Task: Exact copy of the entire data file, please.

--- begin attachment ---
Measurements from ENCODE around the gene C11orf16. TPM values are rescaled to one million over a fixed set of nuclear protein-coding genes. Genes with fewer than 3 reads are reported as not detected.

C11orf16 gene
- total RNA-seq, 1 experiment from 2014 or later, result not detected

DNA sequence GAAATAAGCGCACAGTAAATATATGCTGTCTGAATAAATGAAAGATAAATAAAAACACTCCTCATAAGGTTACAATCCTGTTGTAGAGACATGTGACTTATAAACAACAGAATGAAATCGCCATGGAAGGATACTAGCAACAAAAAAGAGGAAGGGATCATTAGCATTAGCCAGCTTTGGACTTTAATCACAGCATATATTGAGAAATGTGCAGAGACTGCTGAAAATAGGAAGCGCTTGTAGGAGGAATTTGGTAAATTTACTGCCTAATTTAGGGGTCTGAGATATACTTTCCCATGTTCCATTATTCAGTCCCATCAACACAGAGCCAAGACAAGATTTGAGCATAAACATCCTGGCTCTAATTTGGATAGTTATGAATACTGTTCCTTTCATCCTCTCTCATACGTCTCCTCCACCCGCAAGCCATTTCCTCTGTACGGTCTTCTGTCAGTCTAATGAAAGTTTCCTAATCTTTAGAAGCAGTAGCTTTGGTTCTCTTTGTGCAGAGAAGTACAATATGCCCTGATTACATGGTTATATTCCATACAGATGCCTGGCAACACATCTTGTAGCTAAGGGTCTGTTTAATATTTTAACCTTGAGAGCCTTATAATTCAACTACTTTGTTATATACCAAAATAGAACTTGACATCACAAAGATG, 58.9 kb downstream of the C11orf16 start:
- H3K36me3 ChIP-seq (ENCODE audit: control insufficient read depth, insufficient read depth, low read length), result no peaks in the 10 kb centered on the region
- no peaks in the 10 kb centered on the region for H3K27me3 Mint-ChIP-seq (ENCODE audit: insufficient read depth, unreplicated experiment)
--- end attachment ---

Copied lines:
Measurements from ENCODE around the gene C11orf16. TPM values are rescaled to one million over a fixed set of nuclear protein-coding genes. Genes with fewer than 3 reads are reported as not detected.

C11orf16 gene
- total RNA-seq, 1 experiment from 2014 or later, result not detected

DNA sequence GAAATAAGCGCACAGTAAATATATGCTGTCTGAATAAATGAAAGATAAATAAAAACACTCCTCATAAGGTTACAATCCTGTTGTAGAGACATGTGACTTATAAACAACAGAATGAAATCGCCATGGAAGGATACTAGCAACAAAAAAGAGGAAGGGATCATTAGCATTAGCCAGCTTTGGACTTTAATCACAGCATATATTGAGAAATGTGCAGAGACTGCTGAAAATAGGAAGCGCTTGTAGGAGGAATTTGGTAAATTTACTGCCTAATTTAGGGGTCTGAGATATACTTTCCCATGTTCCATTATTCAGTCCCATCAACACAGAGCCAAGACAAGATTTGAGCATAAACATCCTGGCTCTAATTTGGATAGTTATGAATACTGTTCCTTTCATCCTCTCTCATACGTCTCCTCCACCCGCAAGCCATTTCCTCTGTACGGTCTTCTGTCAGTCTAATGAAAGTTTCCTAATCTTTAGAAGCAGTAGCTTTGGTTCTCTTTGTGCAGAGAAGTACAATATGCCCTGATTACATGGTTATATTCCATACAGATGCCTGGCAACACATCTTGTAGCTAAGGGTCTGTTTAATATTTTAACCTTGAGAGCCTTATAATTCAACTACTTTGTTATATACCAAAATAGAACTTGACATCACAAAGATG, 58.9 kb downstream of the C11orf16 start:
- H3K36me3 ChIP-seq (ENCODE audit: control insufficient read depth, insufficient read depth, low read length), result no peaks in the 10 kb centered on the region
- no peaks in the 10 kb centered on the region for H3K27me3 Mint-ChIP-seq (ENCODE audit: insufficient read depth, unreplicated experiment)